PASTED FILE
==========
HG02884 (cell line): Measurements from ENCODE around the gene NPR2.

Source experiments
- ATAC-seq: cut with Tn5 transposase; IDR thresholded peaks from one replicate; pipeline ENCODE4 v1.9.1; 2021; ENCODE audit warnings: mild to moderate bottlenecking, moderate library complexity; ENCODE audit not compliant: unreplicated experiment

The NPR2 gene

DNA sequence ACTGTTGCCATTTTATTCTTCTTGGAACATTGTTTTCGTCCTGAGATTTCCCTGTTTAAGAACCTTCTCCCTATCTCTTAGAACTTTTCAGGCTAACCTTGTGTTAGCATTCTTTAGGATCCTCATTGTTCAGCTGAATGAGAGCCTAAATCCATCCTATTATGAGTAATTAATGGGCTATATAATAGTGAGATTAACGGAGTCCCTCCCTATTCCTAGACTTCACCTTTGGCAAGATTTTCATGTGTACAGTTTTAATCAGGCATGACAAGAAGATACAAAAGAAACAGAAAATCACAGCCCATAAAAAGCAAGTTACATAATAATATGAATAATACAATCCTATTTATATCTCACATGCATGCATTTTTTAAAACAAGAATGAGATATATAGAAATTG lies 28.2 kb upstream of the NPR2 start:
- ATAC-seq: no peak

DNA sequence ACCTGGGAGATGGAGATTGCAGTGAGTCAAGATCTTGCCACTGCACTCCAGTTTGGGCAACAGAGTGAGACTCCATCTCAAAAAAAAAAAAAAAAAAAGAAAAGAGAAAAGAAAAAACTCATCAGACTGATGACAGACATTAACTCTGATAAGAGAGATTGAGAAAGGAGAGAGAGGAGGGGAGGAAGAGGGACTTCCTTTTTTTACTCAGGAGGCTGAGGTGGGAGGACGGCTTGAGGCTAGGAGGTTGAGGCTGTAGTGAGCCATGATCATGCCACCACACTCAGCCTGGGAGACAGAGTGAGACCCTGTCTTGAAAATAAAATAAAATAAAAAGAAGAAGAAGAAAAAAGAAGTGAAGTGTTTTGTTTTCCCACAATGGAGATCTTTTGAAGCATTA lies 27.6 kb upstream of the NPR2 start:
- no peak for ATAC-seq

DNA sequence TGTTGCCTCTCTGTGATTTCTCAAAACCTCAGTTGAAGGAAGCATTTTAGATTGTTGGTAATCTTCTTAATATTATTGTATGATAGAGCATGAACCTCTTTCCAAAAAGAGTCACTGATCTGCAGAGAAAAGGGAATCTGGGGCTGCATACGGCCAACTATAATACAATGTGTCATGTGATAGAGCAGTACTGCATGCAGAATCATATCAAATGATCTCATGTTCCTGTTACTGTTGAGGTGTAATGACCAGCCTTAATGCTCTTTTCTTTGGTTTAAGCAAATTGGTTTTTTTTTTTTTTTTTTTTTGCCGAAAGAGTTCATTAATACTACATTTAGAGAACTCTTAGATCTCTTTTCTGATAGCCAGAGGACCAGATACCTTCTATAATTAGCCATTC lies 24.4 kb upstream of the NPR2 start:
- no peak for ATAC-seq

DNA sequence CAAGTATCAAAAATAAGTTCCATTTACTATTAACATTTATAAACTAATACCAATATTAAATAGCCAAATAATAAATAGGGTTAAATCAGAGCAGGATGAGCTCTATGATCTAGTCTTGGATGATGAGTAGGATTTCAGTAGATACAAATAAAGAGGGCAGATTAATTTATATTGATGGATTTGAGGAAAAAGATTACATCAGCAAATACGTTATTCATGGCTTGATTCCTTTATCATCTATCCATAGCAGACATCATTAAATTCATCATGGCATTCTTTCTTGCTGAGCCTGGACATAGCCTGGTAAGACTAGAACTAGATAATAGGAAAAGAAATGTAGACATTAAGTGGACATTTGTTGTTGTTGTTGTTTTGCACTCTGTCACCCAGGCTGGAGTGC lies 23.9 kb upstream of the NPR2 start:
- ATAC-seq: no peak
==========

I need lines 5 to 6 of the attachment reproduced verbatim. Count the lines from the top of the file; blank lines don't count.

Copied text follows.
DNA sequence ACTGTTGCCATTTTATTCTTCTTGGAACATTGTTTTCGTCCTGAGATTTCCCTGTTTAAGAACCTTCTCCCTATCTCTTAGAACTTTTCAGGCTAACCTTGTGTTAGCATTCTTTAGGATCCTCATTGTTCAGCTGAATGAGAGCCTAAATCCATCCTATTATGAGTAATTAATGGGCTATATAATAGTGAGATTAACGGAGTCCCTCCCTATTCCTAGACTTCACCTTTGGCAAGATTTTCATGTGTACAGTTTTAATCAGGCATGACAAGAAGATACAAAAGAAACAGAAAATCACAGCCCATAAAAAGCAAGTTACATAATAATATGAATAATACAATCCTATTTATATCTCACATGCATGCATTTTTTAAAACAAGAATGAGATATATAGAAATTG lies 28.2 kb upstream of the NPR2 start:
- ATAC-seq: no peak